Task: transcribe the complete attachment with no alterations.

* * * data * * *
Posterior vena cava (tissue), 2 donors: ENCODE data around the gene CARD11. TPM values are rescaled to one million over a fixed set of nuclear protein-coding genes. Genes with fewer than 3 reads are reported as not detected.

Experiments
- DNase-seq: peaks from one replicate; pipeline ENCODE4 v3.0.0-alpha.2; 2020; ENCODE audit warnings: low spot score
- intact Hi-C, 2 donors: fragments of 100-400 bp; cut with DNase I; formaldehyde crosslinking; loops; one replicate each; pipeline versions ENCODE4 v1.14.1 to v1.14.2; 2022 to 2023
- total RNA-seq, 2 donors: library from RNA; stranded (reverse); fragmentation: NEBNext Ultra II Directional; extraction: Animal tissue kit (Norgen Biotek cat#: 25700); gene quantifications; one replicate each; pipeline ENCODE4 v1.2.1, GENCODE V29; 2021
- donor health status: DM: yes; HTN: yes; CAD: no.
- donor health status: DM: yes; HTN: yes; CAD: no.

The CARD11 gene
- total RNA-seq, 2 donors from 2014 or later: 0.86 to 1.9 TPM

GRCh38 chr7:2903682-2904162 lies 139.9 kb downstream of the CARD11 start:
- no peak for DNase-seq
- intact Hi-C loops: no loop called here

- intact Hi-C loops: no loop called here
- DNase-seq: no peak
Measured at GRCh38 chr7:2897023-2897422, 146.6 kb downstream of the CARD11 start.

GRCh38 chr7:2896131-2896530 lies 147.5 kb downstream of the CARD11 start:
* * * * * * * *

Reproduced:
Posterior vena cava (tissue), 2 donors: ENCODE data around the gene CARD11. TPM values are rescaled to one million over a fixed set of nuclear protein-coding genes. Genes with fewer than 3 reads are reported as not detected.

Experiments
- DNase-seq: peaks from one replicate; pipeline ENCODE4 v3.0.0-alpha.2; 2020; ENCODE audit warnings: low spot score
- intact Hi-C, 2 donors: fragments of 100-400 bp; cut with DNase I; formaldehyde crosslinking; loops; one replicate each; pipeline versions ENCODE4 v1.14.1 to v1.14.2; 2022 to 2023
- total RNA-seq, 2 donors: library from RNA; stranded (reverse); fragmentation: NEBNext Ultra II Directional; extraction: Animal tissue kit (Norgen Biotek cat#: 25700); gene quantifications; one replicate each; pipeline ENCODE4 v1.2.1, GENCODE V29; 2021
- donor health status: DM: yes; HTN: yes; CAD: no.
- donor health status: DM: yes; HTN: yes; CAD: no.

The CARD11 gene
- total RNA-seq, 2 donors from 2014 or later: 0.86 to 1.9 TPM

GRCh38 chr7:2903682-2904162 lies 139.9 kb downstream of the CARD11 start:
- no peak for DNase-seq
- intact Hi-C loops: no loop called here

- intact Hi-C loops: no loop called here
- DNase-seq: no peak
Measured at GRCh38 chr7:2897023-2897422, 146.6 kb downstream of the CARD11 start.

GRCh38 chr7:2896131-2896530 lies 147.5 kb downstream of the CARD11 start: